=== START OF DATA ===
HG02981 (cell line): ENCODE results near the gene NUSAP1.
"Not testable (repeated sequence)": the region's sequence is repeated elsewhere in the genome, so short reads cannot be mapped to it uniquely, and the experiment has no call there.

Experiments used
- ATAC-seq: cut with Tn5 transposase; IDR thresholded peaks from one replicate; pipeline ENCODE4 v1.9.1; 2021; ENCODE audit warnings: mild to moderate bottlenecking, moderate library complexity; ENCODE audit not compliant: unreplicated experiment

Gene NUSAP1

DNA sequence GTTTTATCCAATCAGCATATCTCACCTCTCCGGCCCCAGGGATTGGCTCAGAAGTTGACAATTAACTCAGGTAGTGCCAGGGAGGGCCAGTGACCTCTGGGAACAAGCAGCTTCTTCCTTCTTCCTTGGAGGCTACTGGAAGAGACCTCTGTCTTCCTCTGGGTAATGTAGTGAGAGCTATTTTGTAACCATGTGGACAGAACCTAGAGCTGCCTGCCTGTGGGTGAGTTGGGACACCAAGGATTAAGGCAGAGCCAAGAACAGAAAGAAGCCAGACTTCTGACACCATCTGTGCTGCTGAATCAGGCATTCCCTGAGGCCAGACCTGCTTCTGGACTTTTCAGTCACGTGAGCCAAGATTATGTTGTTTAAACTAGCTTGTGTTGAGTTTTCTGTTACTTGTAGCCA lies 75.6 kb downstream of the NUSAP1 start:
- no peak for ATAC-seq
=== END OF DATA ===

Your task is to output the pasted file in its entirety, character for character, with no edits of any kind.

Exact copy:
HG02981 (cell line): ENCODE results near the gene NUSAP1.
"Not testable (repeated sequence)": the region's sequence is repeated elsewhere in the genome, so short reads cannot be mapped to it uniquely, and the experiment has no call there.

Experiments used
- ATAC-seq: cut with Tn5 transposase; IDR thresholded peaks from one replicate; pipeline ENCODE4 v1.9.1; 2021; ENCODE audit warnings: mild to moderate bottlenecking, moderate library complexity; ENCODE audit not compliant: unreplicated experiment

Gene NUSAP1

DNA sequence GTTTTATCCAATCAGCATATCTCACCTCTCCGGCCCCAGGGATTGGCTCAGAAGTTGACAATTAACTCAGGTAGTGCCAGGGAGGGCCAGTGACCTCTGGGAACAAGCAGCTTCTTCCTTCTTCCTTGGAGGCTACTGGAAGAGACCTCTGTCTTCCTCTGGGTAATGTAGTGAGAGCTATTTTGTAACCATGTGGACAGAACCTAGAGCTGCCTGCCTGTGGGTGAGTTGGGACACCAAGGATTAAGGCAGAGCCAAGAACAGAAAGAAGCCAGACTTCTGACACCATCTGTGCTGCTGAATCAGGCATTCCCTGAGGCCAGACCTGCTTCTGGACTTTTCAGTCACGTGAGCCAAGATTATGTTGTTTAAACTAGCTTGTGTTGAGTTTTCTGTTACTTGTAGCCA lies 75.6 kb downstream of the NUSAP1 start:
- no peak for ATAC-seq